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Good reasons why photographers should use a lens hood


Apart from making your equipment seem larger and getting you more attention from non SLR photographers, lens hoods do have a real purpose. From a technical viewpoint, lens hoods were invented to reduce flares that occur when photographing outside in daylight. For example, anyone who has tried to photograph a sunset will at some time, have also noticed their fair share of flares. Warning: don't walk and look at your cameras LCD screen at the same time

However, it also serves to protect your lens against knocks and falls, which can save you a ton of money having to replace it. I learned this the hard way recently when I fell over while viewing my LCD screen when on the move. Yes, walking and viewing your digital camera's LCD screen at the same time isn't a good idea. Those pot holes and cracks in the path just seem to jump out in front of you at the worst possible times.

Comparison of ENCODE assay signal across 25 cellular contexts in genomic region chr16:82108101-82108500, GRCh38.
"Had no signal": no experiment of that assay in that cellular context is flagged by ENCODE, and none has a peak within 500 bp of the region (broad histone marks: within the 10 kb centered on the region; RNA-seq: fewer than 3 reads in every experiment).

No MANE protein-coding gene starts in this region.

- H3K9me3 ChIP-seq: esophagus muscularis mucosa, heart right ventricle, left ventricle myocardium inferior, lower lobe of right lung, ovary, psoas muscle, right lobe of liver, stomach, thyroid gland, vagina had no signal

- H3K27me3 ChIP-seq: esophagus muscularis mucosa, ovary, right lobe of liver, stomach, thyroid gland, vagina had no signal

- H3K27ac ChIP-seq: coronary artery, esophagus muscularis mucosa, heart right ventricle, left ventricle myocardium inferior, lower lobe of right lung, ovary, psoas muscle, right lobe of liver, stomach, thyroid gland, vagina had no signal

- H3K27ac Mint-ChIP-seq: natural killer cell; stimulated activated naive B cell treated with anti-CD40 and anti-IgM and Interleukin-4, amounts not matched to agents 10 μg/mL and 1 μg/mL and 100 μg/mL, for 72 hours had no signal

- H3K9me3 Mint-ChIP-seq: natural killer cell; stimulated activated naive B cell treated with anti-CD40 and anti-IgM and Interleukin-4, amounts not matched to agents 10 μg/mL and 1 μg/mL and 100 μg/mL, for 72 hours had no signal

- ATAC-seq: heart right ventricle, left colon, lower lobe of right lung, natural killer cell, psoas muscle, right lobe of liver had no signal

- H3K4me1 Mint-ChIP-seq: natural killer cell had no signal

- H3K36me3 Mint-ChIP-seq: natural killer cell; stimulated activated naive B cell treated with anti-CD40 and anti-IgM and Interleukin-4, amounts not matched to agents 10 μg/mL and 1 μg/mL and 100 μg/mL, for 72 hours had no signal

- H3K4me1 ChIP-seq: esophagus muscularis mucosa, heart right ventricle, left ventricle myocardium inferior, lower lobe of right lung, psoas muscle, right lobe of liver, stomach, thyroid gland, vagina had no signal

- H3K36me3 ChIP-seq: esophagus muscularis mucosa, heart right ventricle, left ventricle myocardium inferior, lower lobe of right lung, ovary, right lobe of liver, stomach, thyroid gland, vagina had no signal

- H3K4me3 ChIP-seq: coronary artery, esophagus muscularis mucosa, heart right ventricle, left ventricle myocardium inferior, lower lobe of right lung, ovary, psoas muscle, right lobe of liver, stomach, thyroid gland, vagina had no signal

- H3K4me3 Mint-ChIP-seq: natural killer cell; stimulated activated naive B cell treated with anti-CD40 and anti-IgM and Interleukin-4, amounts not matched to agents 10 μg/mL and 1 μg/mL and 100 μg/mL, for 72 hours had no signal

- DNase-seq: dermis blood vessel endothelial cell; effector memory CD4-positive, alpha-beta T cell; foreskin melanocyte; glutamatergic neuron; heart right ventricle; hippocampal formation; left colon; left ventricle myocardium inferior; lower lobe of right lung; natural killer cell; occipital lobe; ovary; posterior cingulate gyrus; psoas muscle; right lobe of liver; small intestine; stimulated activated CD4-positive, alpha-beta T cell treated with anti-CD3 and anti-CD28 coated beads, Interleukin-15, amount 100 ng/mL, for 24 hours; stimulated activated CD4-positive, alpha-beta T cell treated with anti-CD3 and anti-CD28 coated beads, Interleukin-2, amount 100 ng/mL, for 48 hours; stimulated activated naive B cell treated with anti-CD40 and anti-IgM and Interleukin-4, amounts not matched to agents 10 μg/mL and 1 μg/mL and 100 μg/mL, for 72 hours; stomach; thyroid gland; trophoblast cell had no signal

When first starting out in digital SLR photography, it's also easy to forget that you have a lens that sticks out quite a bit further than the camera's body. I can't count the amount of times I ran into the objects I was photographing with the glass of the lens in the first 6 months or so of using a macro lens. Having a lens hood now protects my glass from these types of knocks.

OK, now you know I'm a klutz, I've recently found another reason why photographers should use lens hoods. This week while taking photographs down at the local botanical gardens, it started to softly rain. Looking back on my LCD screen (while standing still), I noticed little drops on the images caused by water that had fallen on my lens glass. After wiping the glass and attaching the lens hood, no such spots occured. Of course no hood is going to protect the lens in heavy rain with windy conditions. However, it will help protect it against light or misty rain and snow.

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